Women who get pregnant after being treated for breast cancer do not have a higher risk of cancer recurrence, even if they have estrogen-sensitive tumors, according to a study presented at the American Society of Clinical Oncology (ASCO) annual meeting last week in Chicago.
Long-term overall survival and disease-free survival without relapse were similar for women who became pregnant and those who did not conceive, showing that women with a history of breast cancer can safely have children.
“These data provide reassurance to breast cancer survivors that having a baby after a breast cancer diagnosis may not increase the chance of their cancer coming back,” Erica L. Mayer, MD, of the Dana Farber Cancer Institute in Boston, said in an ASCO press statement. “For many young women around the world who want to grow and expand their families, it’s very comforting news.”
Unlike many other types of cancer, breast cancer often strikes young women during their reproductive years. A common question among breast cancer survivors is whether getting pregnant could increase the risk of cancer relapse.
Breast cancer is classified according to what kind of receptors it expresses. A majority of breast tumors carry estrogen receptors (known as ER-positive) or progesterone receptors (PR-positive). Other tumors express another receptor called HER2 (human epidermal growth factor receptor 2), while triple-negative breast cancer doesn’t express any of these receptors.
Estrogen encourages the growth of ER-positive breast cancer, and it is typically treated with hormone-blocking therapy. Adjuvant or follow-up hormone therapy may be used after surgery to prevent proliferation of any remaining cancer cells, usually for at least five years. Women with this type of cancer and their doctors may be concerned about whether higher levels of estrogen during pregnancy will promote the growth of residual cancer and whether stopping hormone therapy could allow cancer to return after remission.
Matteo Lambertini, MD, of Institut Jules Bordet in Brussels, and colleagues conducted the largest study to date looking at the safety of pregnancy in women with a history of ER-positive breast cancer.
This retrospective study included 1,207 women under age 50 in Europe and the United States who had been diagnosed with early-stage non-metastatic breast cancer. The 333 women who became pregnant were matched with 874 women with similar tumor types and treatment experience who did not conceive. Fifty-seven percent had ER-positive breast cancer. Those who became pregnant did so a median of 2.4 years after cancer diagnosis. Those who became pregnant were slightly younger than those who did not (31 years versus 34 years).
The researchers previously reported that women with ER-positive breast cancer did not experience detrimental outcomes within the first five years after becoming pregnant. At ASCO they presented longer-term data showing that this was still the case after up to 12.5 years of follow-up.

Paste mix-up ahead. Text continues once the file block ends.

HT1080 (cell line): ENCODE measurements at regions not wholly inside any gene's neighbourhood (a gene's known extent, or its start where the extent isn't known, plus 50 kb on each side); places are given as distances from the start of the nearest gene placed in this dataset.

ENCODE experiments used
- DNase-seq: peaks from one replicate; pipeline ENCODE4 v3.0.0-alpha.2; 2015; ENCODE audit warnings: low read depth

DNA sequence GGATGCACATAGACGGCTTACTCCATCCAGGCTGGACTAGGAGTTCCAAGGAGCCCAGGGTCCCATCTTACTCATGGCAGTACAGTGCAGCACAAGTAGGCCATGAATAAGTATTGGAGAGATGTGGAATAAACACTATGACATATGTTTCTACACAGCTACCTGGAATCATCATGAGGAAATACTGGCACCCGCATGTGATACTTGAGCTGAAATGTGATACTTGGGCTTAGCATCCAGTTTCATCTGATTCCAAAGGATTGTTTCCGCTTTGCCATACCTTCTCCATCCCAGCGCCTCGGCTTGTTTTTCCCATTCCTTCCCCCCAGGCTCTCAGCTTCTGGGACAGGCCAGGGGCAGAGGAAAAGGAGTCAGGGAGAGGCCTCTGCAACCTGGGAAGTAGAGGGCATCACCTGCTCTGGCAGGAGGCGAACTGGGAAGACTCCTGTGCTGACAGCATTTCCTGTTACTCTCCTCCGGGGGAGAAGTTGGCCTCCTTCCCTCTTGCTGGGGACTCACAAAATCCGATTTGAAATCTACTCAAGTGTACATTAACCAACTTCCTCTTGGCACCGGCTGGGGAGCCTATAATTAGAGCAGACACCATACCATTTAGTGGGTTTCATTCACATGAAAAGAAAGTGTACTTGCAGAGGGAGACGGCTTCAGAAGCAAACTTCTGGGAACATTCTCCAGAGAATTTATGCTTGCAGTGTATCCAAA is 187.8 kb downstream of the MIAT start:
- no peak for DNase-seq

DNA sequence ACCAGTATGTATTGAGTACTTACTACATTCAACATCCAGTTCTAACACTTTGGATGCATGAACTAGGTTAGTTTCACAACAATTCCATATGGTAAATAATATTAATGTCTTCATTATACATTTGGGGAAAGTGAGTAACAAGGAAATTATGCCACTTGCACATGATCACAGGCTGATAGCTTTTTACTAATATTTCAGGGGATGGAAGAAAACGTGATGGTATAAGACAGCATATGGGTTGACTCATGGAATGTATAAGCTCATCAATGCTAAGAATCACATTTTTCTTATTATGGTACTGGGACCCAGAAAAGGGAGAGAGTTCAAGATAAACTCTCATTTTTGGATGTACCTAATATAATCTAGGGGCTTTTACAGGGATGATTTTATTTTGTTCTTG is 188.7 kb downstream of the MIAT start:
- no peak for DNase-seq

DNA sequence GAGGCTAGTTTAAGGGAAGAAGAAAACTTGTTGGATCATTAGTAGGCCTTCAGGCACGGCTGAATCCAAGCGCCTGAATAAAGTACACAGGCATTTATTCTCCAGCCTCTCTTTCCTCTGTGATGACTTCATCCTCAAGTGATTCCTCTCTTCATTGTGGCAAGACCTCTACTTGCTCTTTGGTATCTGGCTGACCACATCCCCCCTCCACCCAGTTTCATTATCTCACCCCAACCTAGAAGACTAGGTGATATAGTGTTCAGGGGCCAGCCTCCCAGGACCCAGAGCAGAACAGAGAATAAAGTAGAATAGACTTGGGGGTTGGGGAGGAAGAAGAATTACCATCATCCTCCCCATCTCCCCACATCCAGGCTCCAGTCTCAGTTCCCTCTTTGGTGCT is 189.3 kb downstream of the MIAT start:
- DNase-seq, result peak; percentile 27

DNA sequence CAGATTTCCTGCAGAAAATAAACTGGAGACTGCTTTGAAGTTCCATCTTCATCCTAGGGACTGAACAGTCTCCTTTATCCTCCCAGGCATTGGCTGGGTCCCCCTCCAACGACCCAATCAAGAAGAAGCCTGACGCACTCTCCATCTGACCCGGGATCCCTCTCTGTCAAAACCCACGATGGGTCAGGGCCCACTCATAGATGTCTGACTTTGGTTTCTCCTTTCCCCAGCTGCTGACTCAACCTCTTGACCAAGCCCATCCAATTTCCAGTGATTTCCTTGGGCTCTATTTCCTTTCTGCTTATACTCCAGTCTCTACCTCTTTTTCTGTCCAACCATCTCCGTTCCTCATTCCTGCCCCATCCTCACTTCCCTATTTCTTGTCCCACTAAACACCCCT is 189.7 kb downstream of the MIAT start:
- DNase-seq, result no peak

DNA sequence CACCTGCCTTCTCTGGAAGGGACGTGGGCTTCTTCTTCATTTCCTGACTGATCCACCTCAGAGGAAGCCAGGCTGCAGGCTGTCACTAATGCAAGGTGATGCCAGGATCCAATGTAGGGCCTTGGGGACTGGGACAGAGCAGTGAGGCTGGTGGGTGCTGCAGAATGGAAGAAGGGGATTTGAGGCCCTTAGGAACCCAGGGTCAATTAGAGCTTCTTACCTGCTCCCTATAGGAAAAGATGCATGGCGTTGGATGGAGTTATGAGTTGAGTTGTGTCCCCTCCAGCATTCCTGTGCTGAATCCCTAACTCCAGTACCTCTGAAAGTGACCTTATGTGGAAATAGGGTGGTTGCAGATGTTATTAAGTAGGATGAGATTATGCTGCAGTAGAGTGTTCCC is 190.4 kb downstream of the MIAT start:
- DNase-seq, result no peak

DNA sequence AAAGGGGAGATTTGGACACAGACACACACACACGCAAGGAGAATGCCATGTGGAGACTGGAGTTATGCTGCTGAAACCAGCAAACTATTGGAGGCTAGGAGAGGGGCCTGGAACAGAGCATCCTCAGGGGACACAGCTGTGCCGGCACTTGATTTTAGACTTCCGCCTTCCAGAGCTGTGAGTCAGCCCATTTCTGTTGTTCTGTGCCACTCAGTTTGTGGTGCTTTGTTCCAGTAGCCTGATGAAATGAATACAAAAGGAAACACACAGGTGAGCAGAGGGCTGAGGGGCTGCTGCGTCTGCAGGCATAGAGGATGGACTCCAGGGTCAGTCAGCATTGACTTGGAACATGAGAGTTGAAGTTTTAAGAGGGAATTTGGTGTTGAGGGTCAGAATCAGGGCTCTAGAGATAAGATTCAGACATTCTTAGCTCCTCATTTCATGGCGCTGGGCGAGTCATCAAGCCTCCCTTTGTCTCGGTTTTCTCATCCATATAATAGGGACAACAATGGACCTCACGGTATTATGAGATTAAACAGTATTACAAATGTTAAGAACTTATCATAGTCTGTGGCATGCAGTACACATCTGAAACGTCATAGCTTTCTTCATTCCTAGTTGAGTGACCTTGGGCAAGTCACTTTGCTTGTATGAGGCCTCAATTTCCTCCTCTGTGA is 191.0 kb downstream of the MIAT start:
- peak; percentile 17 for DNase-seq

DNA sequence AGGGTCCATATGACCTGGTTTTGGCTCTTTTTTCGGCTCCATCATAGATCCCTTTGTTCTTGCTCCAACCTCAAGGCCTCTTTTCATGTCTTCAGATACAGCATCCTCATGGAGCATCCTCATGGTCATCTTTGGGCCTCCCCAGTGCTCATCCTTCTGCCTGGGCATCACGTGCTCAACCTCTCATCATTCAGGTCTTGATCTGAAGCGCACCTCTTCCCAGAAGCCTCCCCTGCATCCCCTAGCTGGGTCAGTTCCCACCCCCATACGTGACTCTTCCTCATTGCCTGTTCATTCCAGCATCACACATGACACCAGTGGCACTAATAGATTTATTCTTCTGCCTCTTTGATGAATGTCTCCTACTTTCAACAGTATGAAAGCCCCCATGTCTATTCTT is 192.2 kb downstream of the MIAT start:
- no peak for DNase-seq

After a median 10 years of follow-up after cancer diagnosis, disease-free survival was statistically similar for women who became pregnant and those who did not. This was true for the group as a whole, for women with ER-positive cancer and for those with ER-negative cancer. Only a small number of women were followed past 10 years, but among them, the disease-free survival rate appeared higher for women who became pregnant.
Overall survival did not differ between women with ER-positive cancer who became pregnant and those who did not. However, women with ER-negative cancer who got pregnant had a significant 42 percent lower likelihood of death than those who did not conceive.
“It’s possible that pregnancy could be a protective factor for patients with ER-negative breast cancer, through either immune system mechanisms or hormonal mechanisms, but we need more research into this,” Lambertini said in an ASCO press statement.
Women who became pregnant within two years after their cancer diagnosis were not at greater risk of cancer recurrence or death than those who waited longer. Women who had abortions were no more likely to experience cancer relapse, and breast feeding also had no apparent effect on cancer outcomes.
“Our findings confirm that pregnancy after breast cancer should not be discouraged, even for women with ER-positive cancer,” Lambertini said. “However, when deciding how long to wait before becoming pregnant, patients and doctors should consider each woman’s personal risk for recurrence, particularly for women who need adjuvant hormone therapy.”
An ongoing study called POSITIVE is looking at whether temporarily interrupting hormone therapy to allow pregnancy increases the risk of breast cancer recurrence. More research is also needed on the effect of pregnancy for women with BRCA mutations, who typically develop breast cancer at a younger age.